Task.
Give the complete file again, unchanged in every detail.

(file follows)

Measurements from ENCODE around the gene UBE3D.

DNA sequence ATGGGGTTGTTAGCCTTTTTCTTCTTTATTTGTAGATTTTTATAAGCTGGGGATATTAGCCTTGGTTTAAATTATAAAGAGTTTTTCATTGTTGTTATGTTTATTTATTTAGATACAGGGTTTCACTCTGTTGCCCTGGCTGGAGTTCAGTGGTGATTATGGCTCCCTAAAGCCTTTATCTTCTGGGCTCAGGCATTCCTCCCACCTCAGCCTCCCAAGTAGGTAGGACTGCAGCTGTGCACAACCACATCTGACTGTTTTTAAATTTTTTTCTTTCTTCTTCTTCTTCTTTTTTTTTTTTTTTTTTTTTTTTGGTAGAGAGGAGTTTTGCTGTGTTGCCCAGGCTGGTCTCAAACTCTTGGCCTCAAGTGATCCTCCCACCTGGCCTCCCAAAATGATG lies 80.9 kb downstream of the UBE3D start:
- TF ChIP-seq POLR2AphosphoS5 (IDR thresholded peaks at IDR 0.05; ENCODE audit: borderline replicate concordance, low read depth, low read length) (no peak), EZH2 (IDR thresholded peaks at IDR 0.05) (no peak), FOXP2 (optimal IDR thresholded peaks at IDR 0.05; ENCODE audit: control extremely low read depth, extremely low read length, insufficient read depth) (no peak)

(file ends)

Measurements from ENCODE around the gene UBE3D.

DNA sequence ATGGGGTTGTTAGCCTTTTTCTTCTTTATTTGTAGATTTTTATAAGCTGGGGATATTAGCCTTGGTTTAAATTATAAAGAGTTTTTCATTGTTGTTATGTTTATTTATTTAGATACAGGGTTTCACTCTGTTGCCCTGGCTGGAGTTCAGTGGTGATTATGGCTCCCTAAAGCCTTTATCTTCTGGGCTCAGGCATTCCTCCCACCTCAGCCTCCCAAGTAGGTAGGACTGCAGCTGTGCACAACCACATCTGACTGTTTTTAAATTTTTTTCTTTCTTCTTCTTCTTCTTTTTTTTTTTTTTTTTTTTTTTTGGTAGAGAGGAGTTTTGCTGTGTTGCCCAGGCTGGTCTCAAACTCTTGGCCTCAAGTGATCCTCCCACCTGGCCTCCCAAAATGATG lies 80.9 kb downstream of the UBE3D start:
- TF ChIP-seq POLR2AphosphoS5 (IDR thresholded peaks at IDR 0.05; ENCODE audit: borderline replicate concordance, low read depth, low read length) (no peak), EZH2 (IDR thresholded peaks at IDR 0.05) (no peak), FOXP2 (optimal IDR thresholded peaks at IDR 0.05; ENCODE audit: control extremely low read depth, extremely low read length, insufficient read depth) (no peak)